Endowments & Scholarships
Please join us in making the financial future of Stuart a priority. We ask you to protect the Stuart tradition of high-quality education for every girl who seeks and deserves it—regardless of race, religion, or economic background. To carry on Stuart's unique tradition of developing leadership in girls, we must build our endowment.
Endowment funds are used for:
- Attracting and retaining the most gifted students
- Recruiting the most qualified and dedicated faculty
- Providing the most relevant, challenging and comprehensive curricula.
Stuart Country Day School of the Sacred Heart seeks through its endowment to ensure the future of Sacred Heart education for women. Many independent schools maintain an endowment to ensure their long-term security. Funds donated to Stuart’s endowment are invested and managed wisely to maximize interest potential.
Income from the investment of the school's endowment, together with fundraising initiatives, helps to bridge the gap between tuition and the school’s actual operating expenses.
Become a part of Stuart’s Future
A strong, growing endowment helps keep tuition affordable. Your gifts to Stuart's endowment are an investment in the Stuart of today and tomorrow.
The Angels Program at Stuart Country Day School of the Sacred Heart enhances the lives of students by providing academically qualified young women with a private girls’ school education rooted in the philosophy of the Sacred Heart. The Angels Program serves students and families who have limited financial resources, and for whom a private-school education would otherwise be impossible. Stuart, because of its history and heritage as a Sacred Heart school, is uniquely qualified to identify, educate and support girls in need.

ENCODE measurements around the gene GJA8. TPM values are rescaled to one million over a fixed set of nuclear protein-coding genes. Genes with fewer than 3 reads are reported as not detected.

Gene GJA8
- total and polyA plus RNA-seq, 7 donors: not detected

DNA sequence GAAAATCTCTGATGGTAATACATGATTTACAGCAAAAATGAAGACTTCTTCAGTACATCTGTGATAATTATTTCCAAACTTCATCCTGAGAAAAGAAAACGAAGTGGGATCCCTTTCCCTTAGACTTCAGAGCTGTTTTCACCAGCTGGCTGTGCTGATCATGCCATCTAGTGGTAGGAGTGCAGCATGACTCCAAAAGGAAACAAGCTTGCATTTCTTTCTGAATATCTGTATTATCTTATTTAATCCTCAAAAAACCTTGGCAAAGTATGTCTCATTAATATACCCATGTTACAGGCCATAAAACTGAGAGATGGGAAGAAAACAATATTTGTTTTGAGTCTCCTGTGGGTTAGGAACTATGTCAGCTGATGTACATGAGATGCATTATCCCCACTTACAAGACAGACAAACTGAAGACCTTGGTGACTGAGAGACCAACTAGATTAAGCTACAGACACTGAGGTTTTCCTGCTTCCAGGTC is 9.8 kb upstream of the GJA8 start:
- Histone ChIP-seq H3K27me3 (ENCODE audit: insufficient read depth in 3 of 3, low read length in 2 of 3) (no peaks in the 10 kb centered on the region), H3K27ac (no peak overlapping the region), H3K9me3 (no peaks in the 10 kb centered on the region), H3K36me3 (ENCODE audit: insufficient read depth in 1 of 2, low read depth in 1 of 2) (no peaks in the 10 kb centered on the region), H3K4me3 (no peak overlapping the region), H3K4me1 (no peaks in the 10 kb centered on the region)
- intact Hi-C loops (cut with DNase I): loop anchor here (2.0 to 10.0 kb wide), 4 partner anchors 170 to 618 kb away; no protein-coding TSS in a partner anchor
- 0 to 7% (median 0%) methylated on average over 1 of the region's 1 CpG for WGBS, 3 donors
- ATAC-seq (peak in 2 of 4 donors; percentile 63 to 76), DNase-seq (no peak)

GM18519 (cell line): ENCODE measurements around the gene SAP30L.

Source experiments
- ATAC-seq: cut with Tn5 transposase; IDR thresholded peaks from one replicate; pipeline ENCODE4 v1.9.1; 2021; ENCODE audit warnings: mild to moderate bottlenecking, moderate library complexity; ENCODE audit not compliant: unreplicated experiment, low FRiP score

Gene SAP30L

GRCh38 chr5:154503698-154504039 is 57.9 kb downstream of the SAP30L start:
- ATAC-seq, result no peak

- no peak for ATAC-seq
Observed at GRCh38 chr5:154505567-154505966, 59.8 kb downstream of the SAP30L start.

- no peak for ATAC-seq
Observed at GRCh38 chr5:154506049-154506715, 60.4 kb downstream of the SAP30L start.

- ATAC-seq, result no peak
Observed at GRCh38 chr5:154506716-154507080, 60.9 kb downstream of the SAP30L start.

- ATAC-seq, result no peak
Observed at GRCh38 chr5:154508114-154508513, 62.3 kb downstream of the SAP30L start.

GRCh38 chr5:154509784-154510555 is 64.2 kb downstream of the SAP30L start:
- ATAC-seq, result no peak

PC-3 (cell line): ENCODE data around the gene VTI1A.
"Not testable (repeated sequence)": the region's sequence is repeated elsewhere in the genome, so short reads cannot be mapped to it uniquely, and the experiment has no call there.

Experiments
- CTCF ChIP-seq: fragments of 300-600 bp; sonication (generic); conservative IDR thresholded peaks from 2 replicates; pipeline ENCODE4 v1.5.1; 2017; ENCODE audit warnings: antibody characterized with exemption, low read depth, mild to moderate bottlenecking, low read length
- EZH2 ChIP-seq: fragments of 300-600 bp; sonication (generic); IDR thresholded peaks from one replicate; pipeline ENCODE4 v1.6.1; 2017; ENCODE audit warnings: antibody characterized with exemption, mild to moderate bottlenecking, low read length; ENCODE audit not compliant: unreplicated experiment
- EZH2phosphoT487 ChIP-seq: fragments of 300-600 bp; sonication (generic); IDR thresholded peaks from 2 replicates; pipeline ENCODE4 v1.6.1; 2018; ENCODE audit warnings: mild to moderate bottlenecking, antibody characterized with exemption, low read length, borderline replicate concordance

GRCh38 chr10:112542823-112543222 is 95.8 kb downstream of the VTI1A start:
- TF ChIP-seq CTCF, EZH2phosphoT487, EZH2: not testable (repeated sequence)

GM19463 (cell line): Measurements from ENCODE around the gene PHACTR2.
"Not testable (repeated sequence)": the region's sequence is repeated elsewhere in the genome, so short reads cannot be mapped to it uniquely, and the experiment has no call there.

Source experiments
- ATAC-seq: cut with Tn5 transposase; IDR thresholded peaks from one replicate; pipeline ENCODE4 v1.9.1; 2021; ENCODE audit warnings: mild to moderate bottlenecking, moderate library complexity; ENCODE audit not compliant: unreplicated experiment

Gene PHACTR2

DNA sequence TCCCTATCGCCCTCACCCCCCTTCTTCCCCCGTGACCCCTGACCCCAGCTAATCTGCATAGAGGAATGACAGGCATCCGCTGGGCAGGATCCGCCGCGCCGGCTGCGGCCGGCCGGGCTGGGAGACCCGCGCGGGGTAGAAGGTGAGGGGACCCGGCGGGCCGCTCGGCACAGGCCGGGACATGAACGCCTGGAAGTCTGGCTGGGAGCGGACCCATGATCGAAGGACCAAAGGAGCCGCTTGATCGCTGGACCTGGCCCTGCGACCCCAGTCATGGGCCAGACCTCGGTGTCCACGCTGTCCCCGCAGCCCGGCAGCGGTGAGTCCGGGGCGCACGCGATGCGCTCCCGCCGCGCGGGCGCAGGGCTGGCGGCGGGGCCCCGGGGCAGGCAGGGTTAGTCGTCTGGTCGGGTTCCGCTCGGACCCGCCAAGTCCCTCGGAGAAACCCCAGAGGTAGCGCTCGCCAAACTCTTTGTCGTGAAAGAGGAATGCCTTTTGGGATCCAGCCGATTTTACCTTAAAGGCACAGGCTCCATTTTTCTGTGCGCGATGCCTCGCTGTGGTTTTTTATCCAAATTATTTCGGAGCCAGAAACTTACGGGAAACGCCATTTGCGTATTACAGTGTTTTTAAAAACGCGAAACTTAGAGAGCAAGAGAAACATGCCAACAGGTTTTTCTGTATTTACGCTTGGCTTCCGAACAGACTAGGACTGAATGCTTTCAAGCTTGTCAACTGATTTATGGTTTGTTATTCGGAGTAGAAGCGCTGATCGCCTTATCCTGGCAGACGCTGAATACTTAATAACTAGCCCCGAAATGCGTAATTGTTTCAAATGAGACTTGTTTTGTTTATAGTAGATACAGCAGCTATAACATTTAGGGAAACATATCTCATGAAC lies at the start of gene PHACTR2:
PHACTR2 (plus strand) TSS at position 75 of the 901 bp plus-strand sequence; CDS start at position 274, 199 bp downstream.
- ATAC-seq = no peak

- What is endowment?
- What are the advantages of building the Stuart Endowment Fund?
- How can I create an endowment at the school?
- How are endowment gifts acknowledged?
- How are endowments used?
- Where may I give to the endowment fund?
- May I specify the use of my gift?
- How can I give to the endowment?
- How does Stuart decide to allocate endowment income?
- What type of asset can I give to the endowment?
- How do I transfer stocks or bonds to the endowment?
- Is it possible to make a gift to the endowment and then have the school pay me a specific rate of income for a period of time or the rest of my life?
- Can I escape high income and estate taxes on the benefits from a large IRA, rollover IRA, or pension/profit-sharing plan after my spouse and I have died?
- Will school representatives help me devise a gift and estate plan without obligating me to start giving right away?
- If I make a gift to the endowment, will by employer match it?
- How can I establish a named family fund?
- Will my family name be recognized after my lifetime?
Endowment is an independent school’s savings account. Annual distributions from the endowment pay for the expenses not covered by tuition, the Annual Fund, or other income. Endowment provides additional permanent annual resources to maintain and improve the quality of education we provide our students. It also protects the school’s future financial well-being.